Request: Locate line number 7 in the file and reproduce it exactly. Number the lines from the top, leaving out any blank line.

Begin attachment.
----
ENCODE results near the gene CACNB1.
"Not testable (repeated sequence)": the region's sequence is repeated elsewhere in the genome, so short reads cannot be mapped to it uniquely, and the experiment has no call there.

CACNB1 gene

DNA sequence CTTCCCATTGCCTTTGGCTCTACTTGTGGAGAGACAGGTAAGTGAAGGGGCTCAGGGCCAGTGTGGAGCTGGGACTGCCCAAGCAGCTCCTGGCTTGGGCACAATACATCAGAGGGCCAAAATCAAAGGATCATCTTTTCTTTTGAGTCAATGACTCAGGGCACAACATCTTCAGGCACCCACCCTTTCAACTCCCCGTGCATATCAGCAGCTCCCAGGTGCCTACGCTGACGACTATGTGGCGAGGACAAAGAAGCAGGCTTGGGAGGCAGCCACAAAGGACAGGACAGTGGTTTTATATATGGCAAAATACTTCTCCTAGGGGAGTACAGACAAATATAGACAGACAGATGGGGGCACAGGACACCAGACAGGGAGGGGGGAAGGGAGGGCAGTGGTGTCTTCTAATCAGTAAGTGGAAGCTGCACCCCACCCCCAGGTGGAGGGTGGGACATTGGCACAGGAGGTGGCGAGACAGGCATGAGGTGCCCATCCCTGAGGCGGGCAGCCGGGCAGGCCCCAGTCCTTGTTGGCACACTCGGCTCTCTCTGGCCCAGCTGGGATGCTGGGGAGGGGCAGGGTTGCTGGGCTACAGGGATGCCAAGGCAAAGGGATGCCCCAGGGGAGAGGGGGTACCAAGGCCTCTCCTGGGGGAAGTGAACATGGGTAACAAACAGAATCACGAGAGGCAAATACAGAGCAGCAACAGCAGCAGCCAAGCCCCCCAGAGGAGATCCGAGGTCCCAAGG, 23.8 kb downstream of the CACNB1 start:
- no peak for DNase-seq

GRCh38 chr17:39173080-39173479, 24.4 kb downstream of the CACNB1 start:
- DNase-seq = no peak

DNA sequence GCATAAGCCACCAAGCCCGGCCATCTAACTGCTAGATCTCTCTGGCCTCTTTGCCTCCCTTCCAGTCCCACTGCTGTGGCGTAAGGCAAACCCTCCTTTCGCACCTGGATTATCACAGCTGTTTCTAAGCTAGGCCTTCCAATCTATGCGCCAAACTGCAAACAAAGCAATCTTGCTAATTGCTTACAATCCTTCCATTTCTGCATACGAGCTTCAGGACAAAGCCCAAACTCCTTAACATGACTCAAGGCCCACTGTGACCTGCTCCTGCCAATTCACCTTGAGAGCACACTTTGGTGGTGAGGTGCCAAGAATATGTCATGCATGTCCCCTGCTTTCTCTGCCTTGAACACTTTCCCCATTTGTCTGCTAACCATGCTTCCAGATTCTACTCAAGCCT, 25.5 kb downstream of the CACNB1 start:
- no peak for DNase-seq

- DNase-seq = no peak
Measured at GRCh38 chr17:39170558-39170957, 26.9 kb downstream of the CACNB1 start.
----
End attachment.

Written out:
- DNase-seq = no peak